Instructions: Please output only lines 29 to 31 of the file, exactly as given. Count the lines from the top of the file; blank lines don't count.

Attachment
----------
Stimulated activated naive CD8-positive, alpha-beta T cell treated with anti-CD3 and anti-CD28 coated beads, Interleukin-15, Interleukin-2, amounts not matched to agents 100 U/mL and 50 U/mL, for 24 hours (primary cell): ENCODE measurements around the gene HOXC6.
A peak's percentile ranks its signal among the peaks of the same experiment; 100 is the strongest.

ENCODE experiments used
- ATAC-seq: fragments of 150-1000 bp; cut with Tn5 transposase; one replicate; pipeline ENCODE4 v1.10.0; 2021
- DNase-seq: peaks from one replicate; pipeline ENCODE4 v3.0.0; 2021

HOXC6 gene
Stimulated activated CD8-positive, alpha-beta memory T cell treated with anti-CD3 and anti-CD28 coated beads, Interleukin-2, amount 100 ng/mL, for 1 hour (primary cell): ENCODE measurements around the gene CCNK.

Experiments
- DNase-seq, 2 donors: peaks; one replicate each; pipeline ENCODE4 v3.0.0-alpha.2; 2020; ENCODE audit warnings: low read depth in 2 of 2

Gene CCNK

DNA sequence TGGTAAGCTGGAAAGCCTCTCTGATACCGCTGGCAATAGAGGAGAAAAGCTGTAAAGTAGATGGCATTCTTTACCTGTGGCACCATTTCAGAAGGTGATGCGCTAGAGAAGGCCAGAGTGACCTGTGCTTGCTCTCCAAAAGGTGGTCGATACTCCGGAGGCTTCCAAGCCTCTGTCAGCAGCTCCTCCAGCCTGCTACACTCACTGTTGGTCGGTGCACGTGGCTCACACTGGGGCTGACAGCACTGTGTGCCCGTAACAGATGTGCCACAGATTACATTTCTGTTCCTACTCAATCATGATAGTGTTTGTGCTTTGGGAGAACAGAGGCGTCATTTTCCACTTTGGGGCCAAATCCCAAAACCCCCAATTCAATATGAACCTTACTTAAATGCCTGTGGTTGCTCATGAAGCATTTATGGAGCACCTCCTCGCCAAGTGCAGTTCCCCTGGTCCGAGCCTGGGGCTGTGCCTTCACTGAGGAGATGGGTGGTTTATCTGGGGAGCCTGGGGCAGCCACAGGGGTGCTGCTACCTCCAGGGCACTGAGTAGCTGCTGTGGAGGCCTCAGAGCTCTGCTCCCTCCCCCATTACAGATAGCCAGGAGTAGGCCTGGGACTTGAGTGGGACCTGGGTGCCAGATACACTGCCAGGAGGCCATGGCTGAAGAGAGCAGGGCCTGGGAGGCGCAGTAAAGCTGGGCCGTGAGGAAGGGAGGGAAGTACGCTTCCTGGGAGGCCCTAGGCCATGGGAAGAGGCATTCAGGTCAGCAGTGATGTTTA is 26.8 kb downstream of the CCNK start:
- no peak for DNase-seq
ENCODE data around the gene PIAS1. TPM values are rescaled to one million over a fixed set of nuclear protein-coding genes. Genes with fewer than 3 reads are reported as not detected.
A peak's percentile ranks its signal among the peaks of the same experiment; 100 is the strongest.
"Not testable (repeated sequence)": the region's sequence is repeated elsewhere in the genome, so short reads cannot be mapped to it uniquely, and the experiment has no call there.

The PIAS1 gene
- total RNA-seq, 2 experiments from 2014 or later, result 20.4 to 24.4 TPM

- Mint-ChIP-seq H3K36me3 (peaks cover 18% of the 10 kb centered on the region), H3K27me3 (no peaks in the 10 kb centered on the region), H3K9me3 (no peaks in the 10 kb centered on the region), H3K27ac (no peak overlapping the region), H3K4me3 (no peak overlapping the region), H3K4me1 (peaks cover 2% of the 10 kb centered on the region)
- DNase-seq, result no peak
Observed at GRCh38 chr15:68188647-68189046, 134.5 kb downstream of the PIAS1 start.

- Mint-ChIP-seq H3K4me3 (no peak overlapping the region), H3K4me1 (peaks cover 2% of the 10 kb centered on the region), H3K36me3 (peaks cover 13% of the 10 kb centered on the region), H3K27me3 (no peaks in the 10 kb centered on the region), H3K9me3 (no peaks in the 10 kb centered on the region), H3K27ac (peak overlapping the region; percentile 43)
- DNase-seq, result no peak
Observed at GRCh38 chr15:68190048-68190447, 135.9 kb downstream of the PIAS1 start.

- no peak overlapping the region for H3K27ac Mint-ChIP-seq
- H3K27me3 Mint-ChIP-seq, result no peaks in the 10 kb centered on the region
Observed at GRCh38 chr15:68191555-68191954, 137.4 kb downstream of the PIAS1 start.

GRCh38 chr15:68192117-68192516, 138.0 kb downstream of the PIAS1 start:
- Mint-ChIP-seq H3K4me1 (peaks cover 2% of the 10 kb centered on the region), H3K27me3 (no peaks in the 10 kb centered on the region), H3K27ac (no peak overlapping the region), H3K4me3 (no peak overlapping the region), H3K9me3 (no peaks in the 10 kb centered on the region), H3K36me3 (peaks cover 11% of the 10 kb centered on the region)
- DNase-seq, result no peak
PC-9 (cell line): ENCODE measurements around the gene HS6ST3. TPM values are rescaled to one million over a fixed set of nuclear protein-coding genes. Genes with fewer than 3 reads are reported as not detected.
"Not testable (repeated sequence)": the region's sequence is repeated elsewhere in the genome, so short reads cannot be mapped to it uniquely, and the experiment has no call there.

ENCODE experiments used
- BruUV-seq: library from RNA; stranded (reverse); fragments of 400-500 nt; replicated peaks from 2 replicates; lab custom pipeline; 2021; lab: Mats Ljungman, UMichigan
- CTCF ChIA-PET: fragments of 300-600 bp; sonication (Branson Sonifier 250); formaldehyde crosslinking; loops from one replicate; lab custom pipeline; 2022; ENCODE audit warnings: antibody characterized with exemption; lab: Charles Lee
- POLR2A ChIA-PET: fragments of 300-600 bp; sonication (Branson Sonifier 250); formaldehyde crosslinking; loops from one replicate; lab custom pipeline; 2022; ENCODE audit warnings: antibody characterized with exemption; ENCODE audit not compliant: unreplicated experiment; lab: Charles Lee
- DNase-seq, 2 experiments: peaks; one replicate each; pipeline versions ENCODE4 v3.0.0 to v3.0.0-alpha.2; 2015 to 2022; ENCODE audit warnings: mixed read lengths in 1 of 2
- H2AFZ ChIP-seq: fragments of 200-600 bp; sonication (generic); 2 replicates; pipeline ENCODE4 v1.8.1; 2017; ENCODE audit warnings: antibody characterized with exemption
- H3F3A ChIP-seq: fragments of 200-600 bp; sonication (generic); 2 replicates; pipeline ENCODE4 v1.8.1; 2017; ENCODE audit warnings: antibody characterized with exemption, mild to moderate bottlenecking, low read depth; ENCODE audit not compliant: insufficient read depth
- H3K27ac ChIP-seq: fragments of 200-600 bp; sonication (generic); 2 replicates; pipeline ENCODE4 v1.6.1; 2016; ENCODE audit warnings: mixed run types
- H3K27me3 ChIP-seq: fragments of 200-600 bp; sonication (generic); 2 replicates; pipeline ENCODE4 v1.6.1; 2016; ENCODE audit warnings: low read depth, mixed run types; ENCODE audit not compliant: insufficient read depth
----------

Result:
- DNase-seq, result no peak
PC-9 (cell line): ENCODE measurements around the gene HS6ST3. TPM values are rescaled to one million over a fixed set of nuclear protein-coding genes. Genes with fewer than 3 reads are reported as not detected.
"Not testable (repeated sequence)": the region's sequence is repeated elsewhere in the genome, so short reads cannot be mapped to it uniquely, and the experiment has no call there.